Energy use across plains states leads to consumption concerns in South Dakota

Local electricity providers say further blackouts possible but not likely

RAPID CITY, S.D. — As unprecedented cold sweeps across the Midwest and Southern Plains, energy consumption has reached a new high, forcing power providers into temporary blackouts to build back energy reserves.

Southwest Power Pool, or SPP, provides service for 17 central and western states from the Canadian border through Oklahoma and the Texas Panhandle. Service is then divvied by region. Serving West River Electric Association and other Western South Dakota energy distributors is the Western Area Power Administration.


Courtesy: SPP

At peak energy usage Tuesday morning, SPP issued a ‘Level 3 Energy Emergency Alert.’ According to SPP’s Facebook page, this means “system-wide generating capacity has dropped below our current load”, warranting interruptions of electric service across the entire service area, including WAPA.

Dick Johnson, CEO and General Manager of West River Electric, explains the service disruptions in South Dakota are caused by a disruption in energy production further south. He says wind turbines were either frozen or lacked wind to produce energy, turning needs to natural gas, which is already strained in the cold.

“The issue they’re running into is the natural gas supply is diminished all over from here south because of the call for heat and also for electric generation so supply is not meeting demand,” said Johnson. “So, they didn’t have the generation available that would’ve made up where wind was unable to be used.”

SPP has since come down to a Level 1 Alert now that, “all available resource have been committed to meet obligations,” and there is no longer a risk of not meeting required operating reserves at the present time. They go on to say that their, “forecasts anticipate that due to high load and persistent cold weather, it is likely the system will fluctuate between energy emergency alert levels over the next 48 hours.”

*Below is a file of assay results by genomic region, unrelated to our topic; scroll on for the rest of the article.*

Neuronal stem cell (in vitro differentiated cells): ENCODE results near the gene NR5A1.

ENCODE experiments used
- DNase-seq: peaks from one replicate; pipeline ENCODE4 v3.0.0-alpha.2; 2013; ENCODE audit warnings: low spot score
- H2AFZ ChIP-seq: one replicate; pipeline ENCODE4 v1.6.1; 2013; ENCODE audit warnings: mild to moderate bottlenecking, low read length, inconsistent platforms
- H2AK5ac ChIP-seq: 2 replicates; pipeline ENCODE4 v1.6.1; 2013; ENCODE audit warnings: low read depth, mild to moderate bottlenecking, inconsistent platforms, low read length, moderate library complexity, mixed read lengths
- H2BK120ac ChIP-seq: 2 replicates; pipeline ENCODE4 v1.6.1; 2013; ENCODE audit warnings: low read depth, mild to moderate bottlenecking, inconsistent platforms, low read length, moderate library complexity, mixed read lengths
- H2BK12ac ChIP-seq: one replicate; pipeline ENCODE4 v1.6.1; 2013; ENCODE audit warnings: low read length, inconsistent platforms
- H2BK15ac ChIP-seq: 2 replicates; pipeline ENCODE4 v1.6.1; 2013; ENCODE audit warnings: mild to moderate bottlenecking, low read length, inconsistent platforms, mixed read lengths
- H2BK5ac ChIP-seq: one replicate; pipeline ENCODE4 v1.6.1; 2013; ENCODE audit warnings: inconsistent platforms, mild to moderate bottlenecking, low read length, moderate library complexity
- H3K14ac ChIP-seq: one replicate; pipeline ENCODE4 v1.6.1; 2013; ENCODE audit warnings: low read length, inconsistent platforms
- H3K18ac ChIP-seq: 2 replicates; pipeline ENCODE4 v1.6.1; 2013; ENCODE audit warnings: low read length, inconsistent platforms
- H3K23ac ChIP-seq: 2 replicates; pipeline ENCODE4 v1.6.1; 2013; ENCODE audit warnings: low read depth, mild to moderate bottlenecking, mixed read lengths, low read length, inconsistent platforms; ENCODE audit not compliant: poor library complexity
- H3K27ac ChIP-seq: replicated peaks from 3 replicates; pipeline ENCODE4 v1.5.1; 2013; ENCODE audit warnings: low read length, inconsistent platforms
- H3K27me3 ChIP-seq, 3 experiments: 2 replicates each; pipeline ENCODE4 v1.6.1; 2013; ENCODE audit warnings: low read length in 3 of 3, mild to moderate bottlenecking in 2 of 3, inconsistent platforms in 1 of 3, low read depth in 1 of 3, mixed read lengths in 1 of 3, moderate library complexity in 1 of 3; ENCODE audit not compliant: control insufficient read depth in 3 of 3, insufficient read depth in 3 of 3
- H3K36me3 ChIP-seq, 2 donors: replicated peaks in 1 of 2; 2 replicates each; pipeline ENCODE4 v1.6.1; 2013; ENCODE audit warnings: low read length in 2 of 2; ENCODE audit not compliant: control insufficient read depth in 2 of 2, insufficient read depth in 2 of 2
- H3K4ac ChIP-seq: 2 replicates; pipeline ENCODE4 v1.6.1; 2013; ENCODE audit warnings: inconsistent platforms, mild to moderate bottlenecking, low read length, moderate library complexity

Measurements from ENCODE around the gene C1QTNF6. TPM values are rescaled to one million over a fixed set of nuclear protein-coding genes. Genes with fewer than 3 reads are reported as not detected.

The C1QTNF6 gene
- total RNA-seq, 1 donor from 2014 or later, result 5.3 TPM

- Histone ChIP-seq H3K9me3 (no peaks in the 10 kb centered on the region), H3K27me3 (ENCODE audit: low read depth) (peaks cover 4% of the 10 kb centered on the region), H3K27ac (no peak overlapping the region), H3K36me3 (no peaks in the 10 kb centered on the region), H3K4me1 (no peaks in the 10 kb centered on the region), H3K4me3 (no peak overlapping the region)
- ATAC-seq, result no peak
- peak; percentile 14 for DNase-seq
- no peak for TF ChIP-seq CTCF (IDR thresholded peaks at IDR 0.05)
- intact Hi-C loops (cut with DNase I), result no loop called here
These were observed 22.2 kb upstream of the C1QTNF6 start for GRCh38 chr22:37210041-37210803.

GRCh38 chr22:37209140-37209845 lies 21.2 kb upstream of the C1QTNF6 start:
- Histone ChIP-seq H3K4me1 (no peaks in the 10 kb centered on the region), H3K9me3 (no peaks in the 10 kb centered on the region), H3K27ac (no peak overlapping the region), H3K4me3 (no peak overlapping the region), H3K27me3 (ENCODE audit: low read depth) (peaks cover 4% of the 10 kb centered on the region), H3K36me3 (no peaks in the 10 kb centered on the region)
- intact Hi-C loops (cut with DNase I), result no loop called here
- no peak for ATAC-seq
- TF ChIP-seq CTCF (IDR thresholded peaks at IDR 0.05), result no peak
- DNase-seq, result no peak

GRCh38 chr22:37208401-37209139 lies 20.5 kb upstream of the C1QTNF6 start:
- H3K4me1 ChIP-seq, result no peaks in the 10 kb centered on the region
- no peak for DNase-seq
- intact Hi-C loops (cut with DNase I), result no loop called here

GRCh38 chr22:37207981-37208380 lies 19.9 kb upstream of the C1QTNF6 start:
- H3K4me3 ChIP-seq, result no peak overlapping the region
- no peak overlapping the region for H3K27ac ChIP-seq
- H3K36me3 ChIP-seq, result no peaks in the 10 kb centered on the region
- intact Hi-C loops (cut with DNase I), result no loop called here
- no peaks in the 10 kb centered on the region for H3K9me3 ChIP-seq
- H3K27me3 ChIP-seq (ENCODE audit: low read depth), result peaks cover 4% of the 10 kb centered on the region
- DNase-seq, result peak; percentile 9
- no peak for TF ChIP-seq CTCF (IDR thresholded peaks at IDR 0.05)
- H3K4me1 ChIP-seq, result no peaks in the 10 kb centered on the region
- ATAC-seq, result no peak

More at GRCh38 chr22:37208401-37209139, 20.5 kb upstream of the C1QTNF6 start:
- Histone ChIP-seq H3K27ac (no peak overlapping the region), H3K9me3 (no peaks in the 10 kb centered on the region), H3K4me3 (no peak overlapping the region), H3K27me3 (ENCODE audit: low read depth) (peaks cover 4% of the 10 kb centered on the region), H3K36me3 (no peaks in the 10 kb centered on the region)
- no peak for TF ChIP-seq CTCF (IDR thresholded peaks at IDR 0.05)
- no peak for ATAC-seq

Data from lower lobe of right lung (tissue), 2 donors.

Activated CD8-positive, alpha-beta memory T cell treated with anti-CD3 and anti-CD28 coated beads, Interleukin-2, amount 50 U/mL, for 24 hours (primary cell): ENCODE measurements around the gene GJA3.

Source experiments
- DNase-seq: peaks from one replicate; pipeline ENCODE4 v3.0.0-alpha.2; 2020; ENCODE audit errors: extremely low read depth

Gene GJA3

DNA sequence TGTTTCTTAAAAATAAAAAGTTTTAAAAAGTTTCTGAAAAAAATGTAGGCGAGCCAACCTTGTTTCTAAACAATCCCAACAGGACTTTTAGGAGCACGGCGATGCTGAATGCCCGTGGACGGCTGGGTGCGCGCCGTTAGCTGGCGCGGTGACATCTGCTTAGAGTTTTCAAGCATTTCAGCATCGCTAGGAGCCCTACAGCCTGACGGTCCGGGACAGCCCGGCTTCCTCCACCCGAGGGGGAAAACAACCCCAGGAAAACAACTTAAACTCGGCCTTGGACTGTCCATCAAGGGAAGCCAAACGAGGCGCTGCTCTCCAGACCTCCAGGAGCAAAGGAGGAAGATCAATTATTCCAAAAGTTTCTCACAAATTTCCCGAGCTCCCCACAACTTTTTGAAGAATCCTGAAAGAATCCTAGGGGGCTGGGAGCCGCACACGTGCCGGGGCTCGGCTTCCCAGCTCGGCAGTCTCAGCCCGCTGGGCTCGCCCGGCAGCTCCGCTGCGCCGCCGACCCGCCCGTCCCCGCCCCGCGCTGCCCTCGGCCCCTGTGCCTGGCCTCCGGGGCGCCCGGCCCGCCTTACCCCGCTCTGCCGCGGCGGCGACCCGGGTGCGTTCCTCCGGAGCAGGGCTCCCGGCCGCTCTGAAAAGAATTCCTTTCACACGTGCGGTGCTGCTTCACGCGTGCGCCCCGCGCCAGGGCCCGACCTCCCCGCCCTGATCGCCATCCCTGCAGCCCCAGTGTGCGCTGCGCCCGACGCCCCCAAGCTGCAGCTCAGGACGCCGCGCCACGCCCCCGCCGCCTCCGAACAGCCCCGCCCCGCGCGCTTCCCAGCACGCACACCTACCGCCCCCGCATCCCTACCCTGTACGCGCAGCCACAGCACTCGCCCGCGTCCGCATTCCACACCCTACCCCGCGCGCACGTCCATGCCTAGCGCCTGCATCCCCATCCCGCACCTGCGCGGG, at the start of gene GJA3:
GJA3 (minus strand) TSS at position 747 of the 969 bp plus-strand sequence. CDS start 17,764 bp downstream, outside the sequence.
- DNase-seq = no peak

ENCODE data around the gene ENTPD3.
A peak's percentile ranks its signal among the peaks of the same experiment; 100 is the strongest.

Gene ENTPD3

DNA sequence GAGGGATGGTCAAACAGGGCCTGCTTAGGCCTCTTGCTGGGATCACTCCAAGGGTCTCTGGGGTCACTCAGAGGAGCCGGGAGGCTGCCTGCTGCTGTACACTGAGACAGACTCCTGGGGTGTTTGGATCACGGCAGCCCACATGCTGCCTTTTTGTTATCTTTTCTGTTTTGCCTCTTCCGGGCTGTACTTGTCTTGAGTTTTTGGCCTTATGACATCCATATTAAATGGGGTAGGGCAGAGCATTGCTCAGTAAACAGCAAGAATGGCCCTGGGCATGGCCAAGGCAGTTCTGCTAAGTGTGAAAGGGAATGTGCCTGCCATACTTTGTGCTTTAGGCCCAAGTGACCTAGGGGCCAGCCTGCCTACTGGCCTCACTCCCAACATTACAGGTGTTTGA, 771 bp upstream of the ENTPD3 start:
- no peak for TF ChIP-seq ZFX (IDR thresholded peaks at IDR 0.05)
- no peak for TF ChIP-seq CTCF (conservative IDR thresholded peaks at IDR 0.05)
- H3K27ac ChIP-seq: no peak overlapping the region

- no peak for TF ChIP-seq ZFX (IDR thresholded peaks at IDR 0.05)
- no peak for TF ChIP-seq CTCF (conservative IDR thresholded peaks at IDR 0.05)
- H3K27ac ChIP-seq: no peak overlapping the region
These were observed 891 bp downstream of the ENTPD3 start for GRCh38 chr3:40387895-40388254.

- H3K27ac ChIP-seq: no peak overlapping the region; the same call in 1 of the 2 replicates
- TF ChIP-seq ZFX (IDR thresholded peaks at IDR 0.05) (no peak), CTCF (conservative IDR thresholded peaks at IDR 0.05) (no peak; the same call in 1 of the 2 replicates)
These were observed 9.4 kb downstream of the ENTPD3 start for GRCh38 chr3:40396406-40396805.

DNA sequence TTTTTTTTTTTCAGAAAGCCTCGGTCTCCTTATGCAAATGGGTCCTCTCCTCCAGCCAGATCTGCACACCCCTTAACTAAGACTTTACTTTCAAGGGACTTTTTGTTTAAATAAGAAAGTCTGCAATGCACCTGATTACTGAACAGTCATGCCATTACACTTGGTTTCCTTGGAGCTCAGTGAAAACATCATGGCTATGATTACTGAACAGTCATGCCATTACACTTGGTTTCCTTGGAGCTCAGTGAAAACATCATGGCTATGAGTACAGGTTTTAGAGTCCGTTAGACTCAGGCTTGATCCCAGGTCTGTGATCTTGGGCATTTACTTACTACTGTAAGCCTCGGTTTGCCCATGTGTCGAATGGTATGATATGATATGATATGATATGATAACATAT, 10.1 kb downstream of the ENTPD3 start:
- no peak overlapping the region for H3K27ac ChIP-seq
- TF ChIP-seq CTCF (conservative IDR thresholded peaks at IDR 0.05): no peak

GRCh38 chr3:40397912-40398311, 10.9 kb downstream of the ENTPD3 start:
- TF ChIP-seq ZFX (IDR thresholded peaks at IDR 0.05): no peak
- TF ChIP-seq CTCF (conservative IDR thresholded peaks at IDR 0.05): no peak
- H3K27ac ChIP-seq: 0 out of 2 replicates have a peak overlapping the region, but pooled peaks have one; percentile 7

The fluctuation is what caused a brief outage in the Weston Heights substation early Tuesday morning. Dick Johnson, CEO and General Manager of West River Electric, says no notice was given to the sudden outage.

“[SPP] told our transmission provider, which is Western Area Power [Administration], or WAPA, that they needed to shed a certain amount of load so, WAPA put their emergency plan into place and shut off various points through the North Dakota, South Dakota area,” said Johnson.

Johnson says Weston Heights substation was chosen for the shut off. Service stopped at 6:30AM, saving about eight megawatts over 50 minutes, affecting just under 3,000 WREA members north of Rapid City, in Piedmont and Tilford. He says several substations east and north of the Rapid City area were shut off as well to conserve energy. Butte Electric Cooperate, Inc. was also affected, causing a five – 15 minute outage for customers in Belle Fourche, Newell, Arpan, and Indian Creek. Black Hills Electric Co-op is asking customers to be prepared for outages. Monday afternoon, Lacreek Electric Association put out a notice for potential rolling blackouts in their district.

Black Hills Energy says they do not anticipate rolling black outs as their energy supply is not a part of SPP. Montana Dakota Utilities Co. has echoed the same. 

While Johnson doesn’t expect any more black outs, he says they can’t be ruled out until temperatures across the SPP area can begin to warm back up.

“It could happen again, if for some reason we lose a major generation plant or a major transmission line,” said Johnson. “We could end up in the same situation where our reserves aren’t enough to meet the demand, but I don’t expect that at this point.”

SPP continues to urge everyone to limit their energy consumption at work and at home, and to follow local utility’s directions for conservation and potential outages.

For tips on how to conserve energy, visit here.

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